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Death of boy who fell from Staples Center luxury box ruled an accident

La-me-lakers-boyWebThe L.A. County coroner has determined that the death of a toddler who fell from a luxury box at Staples Center after a Lakers game Sunday was an accident.

An autopsy of Lucas Anthony Tang determined the 2-year-old died of multiple traumatic injuries but found no evidence of foul play.

Lucas posed with his parents and his 11-year-old sister in front of a glass barrier meant to protect fans from the steep drop below. But as the family reviewed the pictures on their digital camera, they lost track of Lucas. In the moments that followed, the toddler somehow made his way over the barrier. He plummeted nearly 30 feet, landing on a row of empty plastic seats.

Lucas, who would have turned 3 in January, was pronounced dead at a hospital early Monday morning.

David Lara, a spokesman for the L.A. Department of Building and Safety, said the luxury box barriers fully complied with building codes when Staples Center was built and still do today.

The Los Angeles Police Department's juvenile division has launched an investigation into Lucas' death, which it said is routine in such a case.

A person who knows the family told The Times that the parents had kept a close eye on Lucas, who spent most of the game on his mother's lap.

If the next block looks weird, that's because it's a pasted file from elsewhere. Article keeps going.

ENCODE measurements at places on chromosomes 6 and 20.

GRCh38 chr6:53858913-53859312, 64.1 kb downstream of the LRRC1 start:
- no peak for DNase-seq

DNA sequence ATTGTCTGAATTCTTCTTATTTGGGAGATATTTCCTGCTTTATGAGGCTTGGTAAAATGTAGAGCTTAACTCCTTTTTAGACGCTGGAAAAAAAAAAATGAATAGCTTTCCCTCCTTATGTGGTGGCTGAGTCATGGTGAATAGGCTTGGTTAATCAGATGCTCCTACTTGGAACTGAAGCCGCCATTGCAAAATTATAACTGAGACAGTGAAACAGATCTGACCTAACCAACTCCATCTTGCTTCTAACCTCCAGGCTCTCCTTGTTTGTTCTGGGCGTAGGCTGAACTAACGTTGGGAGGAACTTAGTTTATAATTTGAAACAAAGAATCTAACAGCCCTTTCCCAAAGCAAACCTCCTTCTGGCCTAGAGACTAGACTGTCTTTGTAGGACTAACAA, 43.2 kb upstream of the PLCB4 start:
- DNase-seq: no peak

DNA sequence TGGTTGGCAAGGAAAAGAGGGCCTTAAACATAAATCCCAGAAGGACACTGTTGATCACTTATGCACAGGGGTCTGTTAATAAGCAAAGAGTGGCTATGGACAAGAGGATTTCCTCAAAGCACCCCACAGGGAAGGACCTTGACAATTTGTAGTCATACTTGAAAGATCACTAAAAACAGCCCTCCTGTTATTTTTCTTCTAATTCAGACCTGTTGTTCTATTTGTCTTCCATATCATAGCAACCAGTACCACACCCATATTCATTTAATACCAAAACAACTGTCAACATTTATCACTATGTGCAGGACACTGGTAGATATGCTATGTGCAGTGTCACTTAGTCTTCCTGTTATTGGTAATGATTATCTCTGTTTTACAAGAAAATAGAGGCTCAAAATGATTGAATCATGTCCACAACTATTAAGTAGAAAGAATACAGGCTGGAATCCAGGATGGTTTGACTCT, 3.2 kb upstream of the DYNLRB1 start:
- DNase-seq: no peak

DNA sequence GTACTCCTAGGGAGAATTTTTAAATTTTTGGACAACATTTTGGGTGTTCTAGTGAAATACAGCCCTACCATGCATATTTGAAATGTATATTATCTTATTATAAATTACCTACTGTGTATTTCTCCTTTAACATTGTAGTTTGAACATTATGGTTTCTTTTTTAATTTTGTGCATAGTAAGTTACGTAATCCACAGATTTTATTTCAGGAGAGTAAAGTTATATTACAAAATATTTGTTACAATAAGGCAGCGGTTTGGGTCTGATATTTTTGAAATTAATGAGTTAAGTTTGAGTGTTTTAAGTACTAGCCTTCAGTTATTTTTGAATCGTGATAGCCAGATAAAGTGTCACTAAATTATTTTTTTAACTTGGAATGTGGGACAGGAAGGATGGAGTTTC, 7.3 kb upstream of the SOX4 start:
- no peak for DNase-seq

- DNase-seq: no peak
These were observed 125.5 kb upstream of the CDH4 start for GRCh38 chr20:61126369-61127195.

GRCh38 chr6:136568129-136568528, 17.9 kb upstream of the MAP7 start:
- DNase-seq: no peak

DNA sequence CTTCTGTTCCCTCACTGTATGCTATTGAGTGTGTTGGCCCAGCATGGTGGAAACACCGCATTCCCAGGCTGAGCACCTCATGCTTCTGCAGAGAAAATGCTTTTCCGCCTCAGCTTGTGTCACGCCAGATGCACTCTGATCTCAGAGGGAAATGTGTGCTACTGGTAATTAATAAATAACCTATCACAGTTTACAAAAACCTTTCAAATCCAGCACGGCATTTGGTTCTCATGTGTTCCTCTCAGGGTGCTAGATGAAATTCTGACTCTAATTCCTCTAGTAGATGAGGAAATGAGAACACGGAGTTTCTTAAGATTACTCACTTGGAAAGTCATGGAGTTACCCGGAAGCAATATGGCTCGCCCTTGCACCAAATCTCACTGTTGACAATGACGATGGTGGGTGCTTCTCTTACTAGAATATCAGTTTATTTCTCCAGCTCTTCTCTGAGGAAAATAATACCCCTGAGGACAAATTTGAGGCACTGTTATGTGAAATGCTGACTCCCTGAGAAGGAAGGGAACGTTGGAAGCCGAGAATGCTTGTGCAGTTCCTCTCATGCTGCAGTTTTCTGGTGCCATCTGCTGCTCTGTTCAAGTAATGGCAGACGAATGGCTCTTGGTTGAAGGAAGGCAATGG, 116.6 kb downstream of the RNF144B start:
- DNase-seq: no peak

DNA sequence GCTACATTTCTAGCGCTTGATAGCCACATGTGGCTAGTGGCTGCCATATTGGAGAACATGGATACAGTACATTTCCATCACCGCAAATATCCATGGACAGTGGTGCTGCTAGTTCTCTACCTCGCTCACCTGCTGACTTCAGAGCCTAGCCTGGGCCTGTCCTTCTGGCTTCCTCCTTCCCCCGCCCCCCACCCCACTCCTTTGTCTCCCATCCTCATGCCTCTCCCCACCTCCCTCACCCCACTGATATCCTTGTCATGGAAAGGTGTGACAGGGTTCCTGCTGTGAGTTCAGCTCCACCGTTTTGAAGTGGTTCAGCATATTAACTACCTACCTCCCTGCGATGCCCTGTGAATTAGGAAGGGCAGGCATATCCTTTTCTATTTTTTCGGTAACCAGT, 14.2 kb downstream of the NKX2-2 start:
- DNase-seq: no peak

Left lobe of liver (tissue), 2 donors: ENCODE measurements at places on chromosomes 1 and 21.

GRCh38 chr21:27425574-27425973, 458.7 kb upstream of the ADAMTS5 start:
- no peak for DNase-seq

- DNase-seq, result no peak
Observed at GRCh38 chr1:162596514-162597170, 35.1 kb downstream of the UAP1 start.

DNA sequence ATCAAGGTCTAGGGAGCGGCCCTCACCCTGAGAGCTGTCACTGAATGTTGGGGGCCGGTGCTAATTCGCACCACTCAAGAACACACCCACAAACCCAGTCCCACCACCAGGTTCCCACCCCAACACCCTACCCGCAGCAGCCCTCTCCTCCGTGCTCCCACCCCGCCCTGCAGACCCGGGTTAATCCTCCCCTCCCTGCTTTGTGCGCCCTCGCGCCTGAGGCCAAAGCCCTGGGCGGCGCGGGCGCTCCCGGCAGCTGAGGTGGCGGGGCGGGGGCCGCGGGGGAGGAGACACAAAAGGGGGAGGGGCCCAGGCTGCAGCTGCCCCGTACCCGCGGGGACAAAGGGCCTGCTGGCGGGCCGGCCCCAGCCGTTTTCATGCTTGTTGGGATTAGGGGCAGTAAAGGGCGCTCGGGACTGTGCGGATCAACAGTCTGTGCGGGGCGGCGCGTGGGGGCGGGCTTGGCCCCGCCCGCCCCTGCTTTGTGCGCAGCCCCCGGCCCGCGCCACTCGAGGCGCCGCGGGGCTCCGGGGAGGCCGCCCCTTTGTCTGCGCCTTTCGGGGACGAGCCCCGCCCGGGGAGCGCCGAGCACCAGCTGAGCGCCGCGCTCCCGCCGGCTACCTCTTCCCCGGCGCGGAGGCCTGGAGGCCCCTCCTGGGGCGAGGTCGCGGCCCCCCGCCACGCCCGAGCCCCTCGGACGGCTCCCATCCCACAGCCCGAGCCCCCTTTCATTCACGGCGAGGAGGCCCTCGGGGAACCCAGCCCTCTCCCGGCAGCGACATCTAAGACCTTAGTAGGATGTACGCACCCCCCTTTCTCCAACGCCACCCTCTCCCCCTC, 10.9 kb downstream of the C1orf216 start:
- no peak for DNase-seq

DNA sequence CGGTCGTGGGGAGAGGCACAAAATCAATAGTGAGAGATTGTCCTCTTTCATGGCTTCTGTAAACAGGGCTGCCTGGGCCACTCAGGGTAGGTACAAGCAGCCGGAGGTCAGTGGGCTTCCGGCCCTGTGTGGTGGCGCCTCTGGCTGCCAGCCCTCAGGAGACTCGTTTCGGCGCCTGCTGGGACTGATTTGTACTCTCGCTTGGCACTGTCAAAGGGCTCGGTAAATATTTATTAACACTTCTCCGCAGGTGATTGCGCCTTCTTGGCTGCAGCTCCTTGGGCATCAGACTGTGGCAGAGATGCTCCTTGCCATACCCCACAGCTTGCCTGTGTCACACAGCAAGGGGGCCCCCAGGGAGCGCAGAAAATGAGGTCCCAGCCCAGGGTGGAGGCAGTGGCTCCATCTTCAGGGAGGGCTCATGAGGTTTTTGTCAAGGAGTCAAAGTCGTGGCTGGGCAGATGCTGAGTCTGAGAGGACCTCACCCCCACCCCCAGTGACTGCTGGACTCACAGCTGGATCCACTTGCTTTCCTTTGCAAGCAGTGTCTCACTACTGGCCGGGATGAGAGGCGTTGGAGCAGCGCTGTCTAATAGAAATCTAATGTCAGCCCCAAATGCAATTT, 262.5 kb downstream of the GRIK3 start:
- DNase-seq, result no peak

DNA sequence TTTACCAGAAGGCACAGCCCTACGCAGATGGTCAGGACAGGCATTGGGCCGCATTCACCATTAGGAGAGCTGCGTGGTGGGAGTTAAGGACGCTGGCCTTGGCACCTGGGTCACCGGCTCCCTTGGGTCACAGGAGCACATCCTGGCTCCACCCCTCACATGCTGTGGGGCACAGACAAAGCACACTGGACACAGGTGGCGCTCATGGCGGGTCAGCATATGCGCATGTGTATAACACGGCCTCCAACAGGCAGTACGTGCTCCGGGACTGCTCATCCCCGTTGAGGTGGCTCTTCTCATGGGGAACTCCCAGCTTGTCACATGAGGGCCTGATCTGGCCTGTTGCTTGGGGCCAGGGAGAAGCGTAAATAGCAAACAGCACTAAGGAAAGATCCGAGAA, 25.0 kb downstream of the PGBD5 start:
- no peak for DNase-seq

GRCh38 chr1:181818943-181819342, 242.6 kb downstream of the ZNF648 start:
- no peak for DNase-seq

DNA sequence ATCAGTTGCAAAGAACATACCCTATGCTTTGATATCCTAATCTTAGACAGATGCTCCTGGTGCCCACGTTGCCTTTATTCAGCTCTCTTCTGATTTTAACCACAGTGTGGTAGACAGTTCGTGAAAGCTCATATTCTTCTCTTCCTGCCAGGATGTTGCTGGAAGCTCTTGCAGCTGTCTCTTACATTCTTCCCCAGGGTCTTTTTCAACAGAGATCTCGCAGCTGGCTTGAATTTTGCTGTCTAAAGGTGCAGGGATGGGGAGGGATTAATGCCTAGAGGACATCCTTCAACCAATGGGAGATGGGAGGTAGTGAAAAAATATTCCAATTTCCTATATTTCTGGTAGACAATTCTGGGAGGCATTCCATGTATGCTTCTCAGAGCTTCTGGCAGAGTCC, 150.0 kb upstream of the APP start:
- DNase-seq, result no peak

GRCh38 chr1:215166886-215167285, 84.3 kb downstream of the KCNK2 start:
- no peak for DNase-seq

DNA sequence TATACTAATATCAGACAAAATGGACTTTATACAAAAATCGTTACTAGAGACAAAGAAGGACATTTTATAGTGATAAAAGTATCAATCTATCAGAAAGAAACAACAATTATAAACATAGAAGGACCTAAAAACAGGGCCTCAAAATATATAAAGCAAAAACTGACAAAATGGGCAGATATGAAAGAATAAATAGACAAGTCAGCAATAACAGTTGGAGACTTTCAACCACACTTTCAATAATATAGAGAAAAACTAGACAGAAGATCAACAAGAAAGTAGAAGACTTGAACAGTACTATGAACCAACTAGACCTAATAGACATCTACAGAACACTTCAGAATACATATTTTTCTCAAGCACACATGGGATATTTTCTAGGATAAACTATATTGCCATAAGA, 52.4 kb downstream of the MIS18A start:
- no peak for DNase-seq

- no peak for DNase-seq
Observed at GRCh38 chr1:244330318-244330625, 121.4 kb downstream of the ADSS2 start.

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-- Andrew Blankstein

 
Comments () | Archives (46)

I have to agree that the barrier appears to be awfully lower considering there's such a sharp drop below. It may comply, but it's not making much sense unless you're an adult and even then, what would it take for a drunken adult to topple over?

I've sat in those seats many times. When my daughter was 2 or 3 I remember she almost did the same exact thing. I had to grab her and I remember thinking if my child was going to do this, so would another. Whoever created the standards of safety didn't have children. The danger is obvious to any parent who has ever brought their child to Staples Box seats. It's not JUST a case of parental negligence, but a tragically needless oversight by Staples and the so called Safety Board.

Staples Center needs to fix the railings, specifically their height. Having been at the luxury boxes on several occassions, as an adult I have had to make a mental note to not drink too much, in the fear of losing my balance and falling over. I'm 6'2 and the rail barely meets my waste.

How a 3 year old got up and over it though, I have no idea.